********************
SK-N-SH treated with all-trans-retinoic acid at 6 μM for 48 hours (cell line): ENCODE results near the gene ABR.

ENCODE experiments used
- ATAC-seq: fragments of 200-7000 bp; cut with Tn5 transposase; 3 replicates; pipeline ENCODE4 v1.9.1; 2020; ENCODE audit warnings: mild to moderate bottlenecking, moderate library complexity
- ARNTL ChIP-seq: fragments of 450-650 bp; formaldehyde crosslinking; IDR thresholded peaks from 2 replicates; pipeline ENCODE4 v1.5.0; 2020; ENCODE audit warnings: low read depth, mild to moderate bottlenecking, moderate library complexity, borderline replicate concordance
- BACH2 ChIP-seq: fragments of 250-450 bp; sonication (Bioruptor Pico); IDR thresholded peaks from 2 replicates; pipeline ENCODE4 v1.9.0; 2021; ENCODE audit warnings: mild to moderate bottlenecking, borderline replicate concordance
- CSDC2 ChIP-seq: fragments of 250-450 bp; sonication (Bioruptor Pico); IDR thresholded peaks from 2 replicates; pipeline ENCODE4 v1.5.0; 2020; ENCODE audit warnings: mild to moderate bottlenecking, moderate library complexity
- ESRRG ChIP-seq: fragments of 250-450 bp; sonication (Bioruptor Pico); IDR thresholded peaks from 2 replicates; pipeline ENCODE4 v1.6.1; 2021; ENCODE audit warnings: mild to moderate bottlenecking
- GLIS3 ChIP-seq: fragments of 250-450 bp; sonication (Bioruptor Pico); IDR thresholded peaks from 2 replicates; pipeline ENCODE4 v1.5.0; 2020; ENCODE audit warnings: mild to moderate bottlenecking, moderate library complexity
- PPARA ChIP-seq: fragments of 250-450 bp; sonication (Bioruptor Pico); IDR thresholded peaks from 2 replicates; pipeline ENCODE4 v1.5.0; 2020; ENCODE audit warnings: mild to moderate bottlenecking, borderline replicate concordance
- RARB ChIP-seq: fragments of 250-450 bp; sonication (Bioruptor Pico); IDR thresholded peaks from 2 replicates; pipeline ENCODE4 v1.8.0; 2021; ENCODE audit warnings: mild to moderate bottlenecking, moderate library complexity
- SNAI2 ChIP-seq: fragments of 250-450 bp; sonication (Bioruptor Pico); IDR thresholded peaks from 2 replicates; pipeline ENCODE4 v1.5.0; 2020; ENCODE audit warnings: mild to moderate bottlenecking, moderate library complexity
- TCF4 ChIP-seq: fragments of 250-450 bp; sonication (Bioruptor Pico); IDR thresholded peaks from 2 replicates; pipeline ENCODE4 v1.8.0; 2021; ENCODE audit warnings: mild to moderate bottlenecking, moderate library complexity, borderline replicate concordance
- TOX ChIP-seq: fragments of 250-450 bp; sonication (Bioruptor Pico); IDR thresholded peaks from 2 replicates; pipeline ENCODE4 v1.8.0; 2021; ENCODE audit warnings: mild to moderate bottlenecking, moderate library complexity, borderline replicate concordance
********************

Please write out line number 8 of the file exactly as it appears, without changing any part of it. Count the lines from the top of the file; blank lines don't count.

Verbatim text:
- GLIS3 ChIP-seq: fragments of 250-450 bp; sonication (Bioruptor Pico); IDR thresholded peaks from 2 replicates; pipeline ENCODE4 v1.5.0; 2020; ENCODE audit warnings: mild to moderate bottlenecking, moderate library complexity